Mike King, a 33-year-old living at Poe Homes, said he discovered the outage Saturday morning.


“I thought I did something,” he said with a laugh.

By 2 p.m., residents received a notice about the outage, which stated gas could be restored by Monday or Tuesday, said Jasmine Morris, a 30-year-old resident. Antonio declined to comment on when service might be restored.

In the meantime, King said he’s been stopping by friends’ and relatives’ homes to cook meals. Sunday afternoon, he stood in line for a meal from the food truck.

Leslie Ware Jr., a former president of the Poe Homes Tenant Council, said it’s been frustrating to deal with the outage amid other problems.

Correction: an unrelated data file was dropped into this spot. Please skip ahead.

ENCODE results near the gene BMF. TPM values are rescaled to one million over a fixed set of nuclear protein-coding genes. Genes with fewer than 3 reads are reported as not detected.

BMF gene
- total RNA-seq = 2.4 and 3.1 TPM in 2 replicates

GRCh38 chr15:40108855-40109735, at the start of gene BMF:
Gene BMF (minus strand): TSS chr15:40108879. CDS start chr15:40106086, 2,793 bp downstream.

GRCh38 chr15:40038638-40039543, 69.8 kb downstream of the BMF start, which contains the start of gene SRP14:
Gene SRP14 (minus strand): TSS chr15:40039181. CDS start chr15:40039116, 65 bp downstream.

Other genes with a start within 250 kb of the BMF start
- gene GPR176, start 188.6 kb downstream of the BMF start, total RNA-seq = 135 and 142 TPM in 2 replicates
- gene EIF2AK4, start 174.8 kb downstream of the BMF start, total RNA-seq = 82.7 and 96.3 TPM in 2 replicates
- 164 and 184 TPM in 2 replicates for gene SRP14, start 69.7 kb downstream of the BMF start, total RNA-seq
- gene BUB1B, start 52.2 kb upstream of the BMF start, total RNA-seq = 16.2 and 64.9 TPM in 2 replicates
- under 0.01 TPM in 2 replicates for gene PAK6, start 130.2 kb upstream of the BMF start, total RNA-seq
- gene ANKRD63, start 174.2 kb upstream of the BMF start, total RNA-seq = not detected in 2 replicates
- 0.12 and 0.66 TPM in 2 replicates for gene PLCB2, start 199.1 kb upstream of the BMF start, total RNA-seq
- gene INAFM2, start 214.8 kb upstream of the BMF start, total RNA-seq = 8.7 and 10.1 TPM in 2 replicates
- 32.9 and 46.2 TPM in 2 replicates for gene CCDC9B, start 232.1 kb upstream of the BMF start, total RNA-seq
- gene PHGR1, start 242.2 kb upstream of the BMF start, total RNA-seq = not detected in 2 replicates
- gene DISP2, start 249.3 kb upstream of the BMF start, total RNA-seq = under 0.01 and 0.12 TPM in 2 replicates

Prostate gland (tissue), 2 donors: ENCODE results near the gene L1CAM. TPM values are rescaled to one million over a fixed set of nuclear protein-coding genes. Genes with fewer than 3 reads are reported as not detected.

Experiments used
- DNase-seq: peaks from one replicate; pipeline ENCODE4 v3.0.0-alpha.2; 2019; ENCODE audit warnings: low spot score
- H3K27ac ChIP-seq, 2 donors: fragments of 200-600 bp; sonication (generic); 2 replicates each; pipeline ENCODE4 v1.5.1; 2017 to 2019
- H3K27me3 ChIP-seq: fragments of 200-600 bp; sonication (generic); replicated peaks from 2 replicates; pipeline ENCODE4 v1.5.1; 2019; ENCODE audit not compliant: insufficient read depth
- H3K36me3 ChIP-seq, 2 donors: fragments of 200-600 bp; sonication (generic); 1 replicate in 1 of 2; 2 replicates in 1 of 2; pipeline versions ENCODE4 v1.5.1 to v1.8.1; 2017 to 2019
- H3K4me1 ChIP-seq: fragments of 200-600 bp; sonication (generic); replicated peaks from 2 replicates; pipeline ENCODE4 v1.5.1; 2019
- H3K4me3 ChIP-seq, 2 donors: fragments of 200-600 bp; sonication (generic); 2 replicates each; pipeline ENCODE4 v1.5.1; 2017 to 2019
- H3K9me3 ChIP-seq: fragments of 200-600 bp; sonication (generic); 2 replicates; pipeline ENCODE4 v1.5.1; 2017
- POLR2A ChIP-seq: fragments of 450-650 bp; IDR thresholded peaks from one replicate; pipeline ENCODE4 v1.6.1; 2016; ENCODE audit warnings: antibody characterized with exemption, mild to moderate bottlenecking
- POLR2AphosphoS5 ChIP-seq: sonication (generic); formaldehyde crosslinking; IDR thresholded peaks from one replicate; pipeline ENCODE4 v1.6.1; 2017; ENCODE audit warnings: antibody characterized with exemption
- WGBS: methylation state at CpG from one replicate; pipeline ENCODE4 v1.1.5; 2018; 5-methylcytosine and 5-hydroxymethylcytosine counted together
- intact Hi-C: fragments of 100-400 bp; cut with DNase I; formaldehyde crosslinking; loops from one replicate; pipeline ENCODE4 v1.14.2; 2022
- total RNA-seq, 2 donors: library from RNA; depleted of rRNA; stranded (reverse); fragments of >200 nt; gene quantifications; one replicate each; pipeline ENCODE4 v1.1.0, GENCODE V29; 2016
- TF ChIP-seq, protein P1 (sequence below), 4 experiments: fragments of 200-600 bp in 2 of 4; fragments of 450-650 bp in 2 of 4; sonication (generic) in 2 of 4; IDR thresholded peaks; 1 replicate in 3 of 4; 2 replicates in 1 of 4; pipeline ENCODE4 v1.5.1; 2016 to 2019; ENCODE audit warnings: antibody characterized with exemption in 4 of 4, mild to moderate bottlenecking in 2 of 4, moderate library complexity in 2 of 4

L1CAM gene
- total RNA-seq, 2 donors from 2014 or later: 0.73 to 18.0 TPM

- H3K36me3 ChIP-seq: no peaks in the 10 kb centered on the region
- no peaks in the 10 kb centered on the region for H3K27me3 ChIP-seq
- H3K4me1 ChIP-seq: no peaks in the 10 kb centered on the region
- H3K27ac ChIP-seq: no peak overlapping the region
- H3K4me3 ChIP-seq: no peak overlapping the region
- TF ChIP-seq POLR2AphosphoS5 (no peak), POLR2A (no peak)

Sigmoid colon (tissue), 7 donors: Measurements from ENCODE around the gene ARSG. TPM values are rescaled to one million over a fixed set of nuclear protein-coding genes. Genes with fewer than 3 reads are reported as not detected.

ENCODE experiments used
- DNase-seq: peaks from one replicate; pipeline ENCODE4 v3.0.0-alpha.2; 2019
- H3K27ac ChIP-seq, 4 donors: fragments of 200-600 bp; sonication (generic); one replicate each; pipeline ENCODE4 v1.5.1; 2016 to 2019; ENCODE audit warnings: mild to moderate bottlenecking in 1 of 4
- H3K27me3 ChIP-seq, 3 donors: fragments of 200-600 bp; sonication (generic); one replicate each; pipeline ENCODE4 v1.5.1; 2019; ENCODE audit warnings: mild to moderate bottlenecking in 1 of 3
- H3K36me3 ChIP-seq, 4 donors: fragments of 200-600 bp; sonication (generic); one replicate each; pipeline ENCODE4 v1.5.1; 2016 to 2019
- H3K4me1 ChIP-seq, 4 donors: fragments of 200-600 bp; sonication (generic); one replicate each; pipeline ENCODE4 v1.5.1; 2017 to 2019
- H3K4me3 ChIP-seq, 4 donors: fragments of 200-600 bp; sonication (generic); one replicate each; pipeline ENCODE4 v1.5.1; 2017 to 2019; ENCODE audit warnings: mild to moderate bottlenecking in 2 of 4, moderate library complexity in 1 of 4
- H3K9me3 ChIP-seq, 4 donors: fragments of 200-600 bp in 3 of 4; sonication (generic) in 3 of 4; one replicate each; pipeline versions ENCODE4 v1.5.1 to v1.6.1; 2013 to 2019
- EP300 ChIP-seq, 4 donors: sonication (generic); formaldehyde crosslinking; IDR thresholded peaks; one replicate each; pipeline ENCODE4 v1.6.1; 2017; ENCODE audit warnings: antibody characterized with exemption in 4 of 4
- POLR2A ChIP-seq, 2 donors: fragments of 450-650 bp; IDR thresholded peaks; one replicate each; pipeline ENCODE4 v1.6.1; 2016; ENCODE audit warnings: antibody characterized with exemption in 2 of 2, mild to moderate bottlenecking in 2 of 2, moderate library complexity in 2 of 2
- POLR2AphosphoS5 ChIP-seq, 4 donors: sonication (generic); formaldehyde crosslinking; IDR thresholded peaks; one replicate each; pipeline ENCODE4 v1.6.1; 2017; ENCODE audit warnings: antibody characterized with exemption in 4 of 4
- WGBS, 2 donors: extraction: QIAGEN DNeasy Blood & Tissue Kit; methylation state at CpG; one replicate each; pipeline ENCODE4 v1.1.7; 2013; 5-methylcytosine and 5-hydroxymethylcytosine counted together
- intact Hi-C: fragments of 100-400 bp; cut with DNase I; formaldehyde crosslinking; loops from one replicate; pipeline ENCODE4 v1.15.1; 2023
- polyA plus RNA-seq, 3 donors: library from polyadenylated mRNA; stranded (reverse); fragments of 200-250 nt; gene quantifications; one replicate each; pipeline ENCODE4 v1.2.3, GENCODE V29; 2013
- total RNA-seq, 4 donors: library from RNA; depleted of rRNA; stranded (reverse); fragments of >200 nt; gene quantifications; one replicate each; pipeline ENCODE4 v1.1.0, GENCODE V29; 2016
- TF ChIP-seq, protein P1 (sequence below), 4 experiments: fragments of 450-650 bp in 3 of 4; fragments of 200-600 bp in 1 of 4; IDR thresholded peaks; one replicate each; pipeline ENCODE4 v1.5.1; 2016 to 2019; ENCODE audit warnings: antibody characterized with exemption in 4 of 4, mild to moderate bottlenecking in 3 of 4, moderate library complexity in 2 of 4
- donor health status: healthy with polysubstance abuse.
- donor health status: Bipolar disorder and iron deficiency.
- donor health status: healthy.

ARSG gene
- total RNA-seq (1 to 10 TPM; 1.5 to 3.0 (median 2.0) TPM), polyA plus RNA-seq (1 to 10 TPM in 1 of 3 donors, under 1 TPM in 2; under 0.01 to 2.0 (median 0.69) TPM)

Poe Homes resident Leslie Ware Jr. said it's been frustrating to be unable to use his gas stove to cook. He said he made a stop at the grocery store for fresh fruit to eat while the gas is out.  Poe Homes residents lost gas service Saturday due to an underground leak.

Last Sunday morning, a 45-year-old man was gunned down at the complex. He was taken to the R Adams Cowley Shock Trauma Center, where he was pronounced dead, police said.

“The kids come outside and there’s blood and brains on the ground,” he said. “It’s miserable.”


Judi Wilkerson, a 78-year-old resident, said she’s most worried about how the outage will impact larger families living in Poe Homes.

“We’re doing what we can and making sandwiches,” she said. “The only thing I feel bad about is our children, because they don’t have what they supposed to have.”